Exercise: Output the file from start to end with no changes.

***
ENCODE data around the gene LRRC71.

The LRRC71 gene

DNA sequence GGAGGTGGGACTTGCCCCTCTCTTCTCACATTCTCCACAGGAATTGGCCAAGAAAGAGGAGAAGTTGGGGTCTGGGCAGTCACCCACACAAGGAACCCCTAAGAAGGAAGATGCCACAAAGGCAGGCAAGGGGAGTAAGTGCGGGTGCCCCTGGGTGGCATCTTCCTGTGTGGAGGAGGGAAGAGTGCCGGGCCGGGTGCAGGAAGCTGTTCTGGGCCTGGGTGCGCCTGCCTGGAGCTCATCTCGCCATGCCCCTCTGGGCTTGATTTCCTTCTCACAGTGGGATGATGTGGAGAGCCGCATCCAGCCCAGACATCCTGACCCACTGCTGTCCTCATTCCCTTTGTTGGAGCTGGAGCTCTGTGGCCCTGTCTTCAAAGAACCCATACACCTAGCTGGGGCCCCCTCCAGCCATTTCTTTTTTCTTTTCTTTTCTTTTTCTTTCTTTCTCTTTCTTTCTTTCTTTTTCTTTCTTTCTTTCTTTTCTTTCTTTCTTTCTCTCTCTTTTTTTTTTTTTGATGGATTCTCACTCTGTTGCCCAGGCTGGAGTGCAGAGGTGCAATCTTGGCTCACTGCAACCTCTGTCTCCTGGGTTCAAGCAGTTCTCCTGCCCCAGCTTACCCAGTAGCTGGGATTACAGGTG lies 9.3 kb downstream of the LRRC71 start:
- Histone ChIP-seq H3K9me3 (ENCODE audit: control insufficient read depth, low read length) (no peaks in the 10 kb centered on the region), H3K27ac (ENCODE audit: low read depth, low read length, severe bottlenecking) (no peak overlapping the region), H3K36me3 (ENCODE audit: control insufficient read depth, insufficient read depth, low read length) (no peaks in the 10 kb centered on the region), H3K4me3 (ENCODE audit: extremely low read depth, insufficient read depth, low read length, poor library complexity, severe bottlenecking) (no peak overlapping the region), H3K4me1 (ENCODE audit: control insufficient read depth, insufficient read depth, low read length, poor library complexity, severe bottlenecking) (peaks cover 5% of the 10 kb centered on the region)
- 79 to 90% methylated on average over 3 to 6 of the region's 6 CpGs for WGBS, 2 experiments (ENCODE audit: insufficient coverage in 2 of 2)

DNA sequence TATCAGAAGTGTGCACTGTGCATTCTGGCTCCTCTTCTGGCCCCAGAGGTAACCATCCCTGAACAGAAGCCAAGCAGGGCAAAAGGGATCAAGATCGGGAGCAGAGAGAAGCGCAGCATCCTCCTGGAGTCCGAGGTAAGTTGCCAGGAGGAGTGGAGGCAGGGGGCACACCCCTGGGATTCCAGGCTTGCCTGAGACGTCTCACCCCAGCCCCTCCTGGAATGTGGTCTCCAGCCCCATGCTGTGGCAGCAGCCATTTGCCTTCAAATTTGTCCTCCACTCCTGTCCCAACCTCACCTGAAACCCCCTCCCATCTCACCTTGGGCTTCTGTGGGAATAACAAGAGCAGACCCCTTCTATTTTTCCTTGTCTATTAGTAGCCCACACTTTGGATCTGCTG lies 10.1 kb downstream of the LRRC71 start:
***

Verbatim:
ENCODE data around the gene LRRC71.

The LRRC71 gene

DNA sequence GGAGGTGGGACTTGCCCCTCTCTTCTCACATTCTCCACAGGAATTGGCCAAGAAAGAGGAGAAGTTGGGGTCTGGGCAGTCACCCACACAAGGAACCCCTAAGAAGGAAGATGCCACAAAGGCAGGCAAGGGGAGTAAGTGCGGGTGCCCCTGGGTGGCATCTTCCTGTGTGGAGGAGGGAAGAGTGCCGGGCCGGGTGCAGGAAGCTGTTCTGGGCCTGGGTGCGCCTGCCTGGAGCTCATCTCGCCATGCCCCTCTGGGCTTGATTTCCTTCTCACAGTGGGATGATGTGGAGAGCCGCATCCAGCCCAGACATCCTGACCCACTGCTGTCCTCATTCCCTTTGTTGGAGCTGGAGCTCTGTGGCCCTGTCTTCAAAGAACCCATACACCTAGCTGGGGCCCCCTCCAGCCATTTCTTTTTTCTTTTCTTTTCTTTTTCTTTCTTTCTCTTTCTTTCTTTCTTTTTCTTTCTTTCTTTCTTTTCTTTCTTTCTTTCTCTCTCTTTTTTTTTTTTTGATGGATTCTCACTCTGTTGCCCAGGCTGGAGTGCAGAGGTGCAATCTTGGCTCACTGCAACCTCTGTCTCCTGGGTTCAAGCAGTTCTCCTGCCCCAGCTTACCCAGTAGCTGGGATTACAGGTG lies 9.3 kb downstream of the LRRC71 start:
- Histone ChIP-seq H3K9me3 (ENCODE audit: control insufficient read depth, low read length) (no peaks in the 10 kb centered on the region), H3K27ac (ENCODE audit: low read depth, low read length, severe bottlenecking) (no peak overlapping the region), H3K36me3 (ENCODE audit: control insufficient read depth, insufficient read depth, low read length) (no peaks in the 10 kb centered on the region), H3K4me3 (ENCODE audit: extremely low read depth, insufficient read depth, low read length, poor library complexity, severe bottlenecking) (no peak overlapping the region), H3K4me1 (ENCODE audit: control insufficient read depth, insufficient read depth, low read length, poor library complexity, severe bottlenecking) (peaks cover 5% of the 10 kb centered on the region)
- 79 to 90% methylated on average over 3 to 6 of the region's 6 CpGs for WGBS, 2 experiments (ENCODE audit: insufficient coverage in 2 of 2)

DNA sequence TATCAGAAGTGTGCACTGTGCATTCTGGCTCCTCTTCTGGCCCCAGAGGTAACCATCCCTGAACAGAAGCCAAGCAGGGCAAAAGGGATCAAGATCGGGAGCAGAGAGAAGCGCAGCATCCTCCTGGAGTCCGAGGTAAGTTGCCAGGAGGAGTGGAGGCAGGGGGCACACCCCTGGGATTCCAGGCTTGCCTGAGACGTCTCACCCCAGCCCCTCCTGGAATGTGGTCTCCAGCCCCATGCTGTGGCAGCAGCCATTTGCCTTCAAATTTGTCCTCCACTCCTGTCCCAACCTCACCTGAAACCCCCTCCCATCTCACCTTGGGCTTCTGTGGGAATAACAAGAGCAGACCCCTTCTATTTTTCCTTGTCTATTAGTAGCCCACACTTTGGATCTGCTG lies 10.1 kb downstream of the LRRC71 start: